"Illustrate 5 design techniques to eliminate distraction and restore focus to digital media."In the investigation phase, during which the team explored elements of distraction and ways of inducing immersion, we considered some need states and user modes in the consumption of digital media. Since our final presentation largely dealt with the outputs of our work, I felt it would be worthwhile to indulge briefly here in relaying just five user modes in digital consumption, as identified by the team. These modes should in no way be considered to be complete and are not even necessarily the most common modes of consumption but they serve to illustrate a range of times, places, devices, channels and objectives in consuming digital media.
For a long time, I was dissatisfied by the near ubiquitous definition of TV consumption modes of lean forward and lean back. When these modes were first described, they sought to differentiate between the viewing of long-form, professionally-created, linear broadcast and that of short-form, user-generated, on-demand streaming. Last year, a study carried out for Thinkbox, produced a more textured landscape, in which TV-viewing need states can be classified across the six categories of Unwind, Comfort, Connect, Experience, Escape and Indulge. Whether you agree or not that these adequately encapsulate all need states, the study prompts us to consider the variety of user modes in digital media consumption, which clearly is extremely broad and probably impossible to index entirely.
Without further ado, here are five user modes of consuming digital media.
1. CommuteOccuring during the twice daily journeys to and from the workplace, this London-centric finding considered the need for distraction from the confines of the Underground and the other passengers pressing upon the commuter. Using a smartphone - or tablet - to skim over, for example, the Evening Standard's iPhone Newsstand app, the reader dives into the content as a distraction from the unpleasant reality but will have forgotten almost the entirety of the content by the time he reaches his destination.
Time: morning and evening commutes
Devices: smartphone, tablet
Channels: news apps
2. BusinessWith emphasis on the need for timely information in the financial markets but applicable to a range of roles and industries, this consumption mode is about receiving information, data and analysis at the start of the day and at times throughout to ensure that the individual has the knowledge and understanding required to perform their business tasks. While print media still plays a role here, tablets and PCs are pre-eminent with specific articles accessed via dedicated apps, such as the FT, or from email news alerts.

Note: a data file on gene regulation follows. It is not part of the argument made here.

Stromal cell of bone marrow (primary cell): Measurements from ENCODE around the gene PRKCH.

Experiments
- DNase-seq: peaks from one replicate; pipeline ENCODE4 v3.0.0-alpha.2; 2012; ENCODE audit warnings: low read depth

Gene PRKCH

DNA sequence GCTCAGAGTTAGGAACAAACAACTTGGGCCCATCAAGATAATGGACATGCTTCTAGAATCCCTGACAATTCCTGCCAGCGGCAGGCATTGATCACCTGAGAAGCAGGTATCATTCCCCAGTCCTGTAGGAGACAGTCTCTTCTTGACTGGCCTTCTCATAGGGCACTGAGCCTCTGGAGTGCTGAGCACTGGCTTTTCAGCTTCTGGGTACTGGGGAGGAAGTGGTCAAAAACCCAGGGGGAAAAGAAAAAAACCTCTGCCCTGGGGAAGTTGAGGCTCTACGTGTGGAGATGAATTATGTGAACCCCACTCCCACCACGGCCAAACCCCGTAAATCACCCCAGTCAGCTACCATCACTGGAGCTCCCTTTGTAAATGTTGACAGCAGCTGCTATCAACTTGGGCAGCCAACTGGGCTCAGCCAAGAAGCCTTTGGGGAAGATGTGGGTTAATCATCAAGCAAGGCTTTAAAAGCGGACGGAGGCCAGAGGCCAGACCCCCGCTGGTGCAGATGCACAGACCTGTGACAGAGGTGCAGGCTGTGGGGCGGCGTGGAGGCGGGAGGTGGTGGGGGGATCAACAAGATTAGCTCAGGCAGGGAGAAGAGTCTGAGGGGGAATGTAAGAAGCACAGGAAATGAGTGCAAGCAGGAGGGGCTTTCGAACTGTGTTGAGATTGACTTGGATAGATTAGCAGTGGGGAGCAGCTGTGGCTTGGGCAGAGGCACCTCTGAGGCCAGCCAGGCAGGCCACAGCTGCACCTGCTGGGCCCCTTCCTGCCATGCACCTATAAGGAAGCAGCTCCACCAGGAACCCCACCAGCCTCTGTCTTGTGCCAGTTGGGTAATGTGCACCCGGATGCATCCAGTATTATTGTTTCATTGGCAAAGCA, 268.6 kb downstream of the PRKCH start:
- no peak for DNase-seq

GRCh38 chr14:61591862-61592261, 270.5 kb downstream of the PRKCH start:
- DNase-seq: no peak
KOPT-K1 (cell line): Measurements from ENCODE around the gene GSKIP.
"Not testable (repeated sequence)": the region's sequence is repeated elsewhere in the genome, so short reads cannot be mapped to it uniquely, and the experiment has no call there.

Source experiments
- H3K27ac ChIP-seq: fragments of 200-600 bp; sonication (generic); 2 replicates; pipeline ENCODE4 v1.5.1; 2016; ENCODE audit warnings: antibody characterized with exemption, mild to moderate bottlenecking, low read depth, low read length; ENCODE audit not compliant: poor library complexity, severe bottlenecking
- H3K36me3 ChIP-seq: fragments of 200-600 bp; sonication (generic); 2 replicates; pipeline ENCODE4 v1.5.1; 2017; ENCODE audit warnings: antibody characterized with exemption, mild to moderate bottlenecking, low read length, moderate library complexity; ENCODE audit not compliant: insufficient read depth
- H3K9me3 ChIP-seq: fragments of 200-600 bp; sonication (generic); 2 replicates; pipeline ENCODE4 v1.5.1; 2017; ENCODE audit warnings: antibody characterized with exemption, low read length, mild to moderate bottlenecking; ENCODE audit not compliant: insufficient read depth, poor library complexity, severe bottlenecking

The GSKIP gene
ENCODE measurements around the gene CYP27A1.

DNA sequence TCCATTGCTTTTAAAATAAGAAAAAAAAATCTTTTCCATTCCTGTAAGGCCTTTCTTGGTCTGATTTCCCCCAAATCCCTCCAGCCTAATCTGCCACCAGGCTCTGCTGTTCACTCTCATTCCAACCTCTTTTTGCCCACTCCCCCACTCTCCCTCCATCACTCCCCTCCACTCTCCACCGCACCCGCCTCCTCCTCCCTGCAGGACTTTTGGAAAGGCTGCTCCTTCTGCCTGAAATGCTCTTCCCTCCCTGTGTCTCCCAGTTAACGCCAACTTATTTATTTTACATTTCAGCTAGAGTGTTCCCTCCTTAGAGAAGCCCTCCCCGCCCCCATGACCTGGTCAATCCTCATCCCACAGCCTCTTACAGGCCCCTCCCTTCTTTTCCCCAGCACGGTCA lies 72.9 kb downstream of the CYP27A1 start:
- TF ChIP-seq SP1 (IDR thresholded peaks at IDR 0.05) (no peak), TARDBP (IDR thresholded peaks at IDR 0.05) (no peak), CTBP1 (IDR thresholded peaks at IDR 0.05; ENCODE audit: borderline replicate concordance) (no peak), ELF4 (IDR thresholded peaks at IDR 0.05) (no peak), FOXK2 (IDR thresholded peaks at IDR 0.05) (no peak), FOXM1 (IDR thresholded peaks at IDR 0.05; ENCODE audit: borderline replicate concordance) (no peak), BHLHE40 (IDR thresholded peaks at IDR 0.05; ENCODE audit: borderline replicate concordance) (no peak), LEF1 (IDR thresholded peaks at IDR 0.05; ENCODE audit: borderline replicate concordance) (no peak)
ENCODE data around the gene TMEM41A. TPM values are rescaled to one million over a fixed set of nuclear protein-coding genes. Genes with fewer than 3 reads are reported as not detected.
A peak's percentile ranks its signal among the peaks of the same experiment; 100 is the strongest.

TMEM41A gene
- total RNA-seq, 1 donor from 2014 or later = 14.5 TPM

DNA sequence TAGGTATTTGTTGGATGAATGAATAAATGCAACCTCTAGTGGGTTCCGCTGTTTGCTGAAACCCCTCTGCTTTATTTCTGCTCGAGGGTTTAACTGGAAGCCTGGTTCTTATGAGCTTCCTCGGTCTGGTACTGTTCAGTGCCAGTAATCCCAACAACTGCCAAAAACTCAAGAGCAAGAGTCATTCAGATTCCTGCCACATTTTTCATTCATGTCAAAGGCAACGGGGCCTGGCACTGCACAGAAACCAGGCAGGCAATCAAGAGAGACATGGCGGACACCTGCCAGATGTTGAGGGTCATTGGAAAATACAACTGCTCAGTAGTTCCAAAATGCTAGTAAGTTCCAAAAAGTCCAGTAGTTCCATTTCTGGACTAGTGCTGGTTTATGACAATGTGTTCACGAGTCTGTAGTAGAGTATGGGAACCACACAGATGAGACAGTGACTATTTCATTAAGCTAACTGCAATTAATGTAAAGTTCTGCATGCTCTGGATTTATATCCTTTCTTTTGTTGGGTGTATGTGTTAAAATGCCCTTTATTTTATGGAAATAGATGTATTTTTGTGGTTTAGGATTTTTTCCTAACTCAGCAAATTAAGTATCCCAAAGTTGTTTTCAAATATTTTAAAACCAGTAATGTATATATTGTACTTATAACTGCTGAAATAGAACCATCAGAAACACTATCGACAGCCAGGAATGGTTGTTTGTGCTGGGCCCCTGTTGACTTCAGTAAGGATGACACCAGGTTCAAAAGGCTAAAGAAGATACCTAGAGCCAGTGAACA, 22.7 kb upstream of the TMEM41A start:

Time: start of work day; throughout the day
Devices: tablet, PC (alongside print media)
Channels: news apps; email alerts
Objective: to be expert in chosen field of business
3. InspirationOf importance to those involved in creative industries, the Inspiration consumption mode is a lengthy, highly-engaged period of time viewing the work of other creators. It entails full immersion into videos on, for example, Vimeo, without distractions in order to ready oneself for one's own creative indulgence.
Place: workplace, usually
Devices: PC/laptop ie larger screen
Channels: video, especially Vimeo
Objective: full immersion and preparation for creativity
4. Evening EscapismMuch like the Unwind TV need state, Evening Escapism is a release mode, shaking off the shackles of the day's labour. In this mode, the individual might indulge in multi-screen consumption of different forms of media, from broadcast TV to social media, without there being any relation between the media consumed.
Time: evening, after work
Place: home - living room/bedroom
Devices: multi-screen - TV, laptop, tablet, phone
5. LearningYounger members of the team talked about a growing trend in casual learning. It's an individual activity but is likely to be discussed with other members' of one's social circle. In a slightly disengaged state of mind, the individual might watch - or merely listen to - typically short YouTube videos on how to do or make something. One example given was how to make an origami swan, for which several videos exist, including the one embedded below that has been seen close to 3 million times.
Place: home - bedroom/living room
Devices: laptop, tablet
Channels: video, especially YouTube
Objective: casual learning as a form of entertainment